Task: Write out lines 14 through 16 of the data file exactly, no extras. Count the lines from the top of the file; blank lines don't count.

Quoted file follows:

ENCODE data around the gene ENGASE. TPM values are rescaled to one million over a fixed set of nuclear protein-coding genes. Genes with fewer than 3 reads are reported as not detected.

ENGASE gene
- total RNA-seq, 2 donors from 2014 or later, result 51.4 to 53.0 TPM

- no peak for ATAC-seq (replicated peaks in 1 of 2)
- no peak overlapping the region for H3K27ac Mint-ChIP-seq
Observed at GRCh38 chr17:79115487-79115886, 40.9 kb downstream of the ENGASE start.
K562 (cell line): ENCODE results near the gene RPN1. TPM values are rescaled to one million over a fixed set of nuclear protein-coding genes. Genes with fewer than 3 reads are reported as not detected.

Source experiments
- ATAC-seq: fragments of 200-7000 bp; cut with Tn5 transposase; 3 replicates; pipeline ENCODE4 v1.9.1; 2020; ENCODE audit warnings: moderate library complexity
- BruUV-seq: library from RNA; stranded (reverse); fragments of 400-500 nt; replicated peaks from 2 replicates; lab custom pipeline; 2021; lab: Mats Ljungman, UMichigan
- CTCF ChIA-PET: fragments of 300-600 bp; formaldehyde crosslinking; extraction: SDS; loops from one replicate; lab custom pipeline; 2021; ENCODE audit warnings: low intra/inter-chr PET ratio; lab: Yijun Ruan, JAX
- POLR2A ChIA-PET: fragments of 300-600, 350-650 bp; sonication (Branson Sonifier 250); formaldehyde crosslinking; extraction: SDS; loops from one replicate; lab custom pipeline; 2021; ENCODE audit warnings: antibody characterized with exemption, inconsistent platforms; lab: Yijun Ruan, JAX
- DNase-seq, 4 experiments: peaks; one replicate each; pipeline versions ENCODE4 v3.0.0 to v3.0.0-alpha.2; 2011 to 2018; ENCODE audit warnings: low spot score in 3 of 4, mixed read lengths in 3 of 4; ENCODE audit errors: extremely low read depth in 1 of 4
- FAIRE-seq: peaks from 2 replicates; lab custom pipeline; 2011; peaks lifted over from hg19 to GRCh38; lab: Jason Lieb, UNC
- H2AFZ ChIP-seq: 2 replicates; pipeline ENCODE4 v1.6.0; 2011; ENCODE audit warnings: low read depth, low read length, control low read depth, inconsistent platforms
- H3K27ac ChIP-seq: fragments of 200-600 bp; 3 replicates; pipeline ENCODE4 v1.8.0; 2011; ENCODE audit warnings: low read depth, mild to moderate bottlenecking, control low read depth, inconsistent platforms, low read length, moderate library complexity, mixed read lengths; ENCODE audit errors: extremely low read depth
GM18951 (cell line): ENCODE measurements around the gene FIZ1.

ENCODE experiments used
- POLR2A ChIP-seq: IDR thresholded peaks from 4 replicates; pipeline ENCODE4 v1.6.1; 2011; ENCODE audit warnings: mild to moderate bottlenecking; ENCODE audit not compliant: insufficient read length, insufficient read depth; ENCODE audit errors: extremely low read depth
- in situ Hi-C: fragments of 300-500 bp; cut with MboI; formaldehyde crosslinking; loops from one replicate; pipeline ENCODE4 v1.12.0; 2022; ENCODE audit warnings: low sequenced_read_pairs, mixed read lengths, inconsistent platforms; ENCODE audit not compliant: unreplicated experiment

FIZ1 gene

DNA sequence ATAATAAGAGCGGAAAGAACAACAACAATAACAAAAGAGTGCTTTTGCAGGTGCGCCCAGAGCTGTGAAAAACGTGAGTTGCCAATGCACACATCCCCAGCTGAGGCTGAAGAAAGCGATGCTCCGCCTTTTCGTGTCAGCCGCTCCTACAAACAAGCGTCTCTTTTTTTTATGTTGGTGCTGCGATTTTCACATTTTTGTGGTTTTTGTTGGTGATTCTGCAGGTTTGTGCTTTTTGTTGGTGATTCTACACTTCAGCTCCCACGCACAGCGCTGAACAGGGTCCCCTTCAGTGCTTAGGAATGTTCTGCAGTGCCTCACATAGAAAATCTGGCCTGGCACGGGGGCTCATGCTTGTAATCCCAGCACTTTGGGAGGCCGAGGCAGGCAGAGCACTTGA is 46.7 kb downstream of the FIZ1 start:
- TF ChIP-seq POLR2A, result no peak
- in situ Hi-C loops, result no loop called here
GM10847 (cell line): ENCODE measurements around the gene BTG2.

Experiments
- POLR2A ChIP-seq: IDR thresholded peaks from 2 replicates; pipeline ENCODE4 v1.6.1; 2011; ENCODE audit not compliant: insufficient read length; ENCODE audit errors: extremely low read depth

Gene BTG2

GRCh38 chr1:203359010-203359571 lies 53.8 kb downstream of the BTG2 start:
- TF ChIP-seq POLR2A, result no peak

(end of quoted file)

- FAIRE-seq: peaks from 2 replicates; lab custom pipeline; 2011; peaks lifted over from hg19 to GRCh38; lab: Jason Lieb, UNC
- H2AFZ ChIP-seq: 2 replicates; pipeline ENCODE4 v1.6.0; 2011; ENCODE audit warnings: low read depth, low read length, control low read depth, inconsistent platforms
- H3K27ac ChIP-seq: fragments of 200-600 bp; 3 replicates; pipeline ENCODE4 v1.8.0; 2011; ENCODE audit warnings: low read depth, mild to moderate bottlenecking, control low read depth, inconsistent platforms, low read length, moderate library complexity, mixed read lengths; ENCODE audit errors: extremely low read depth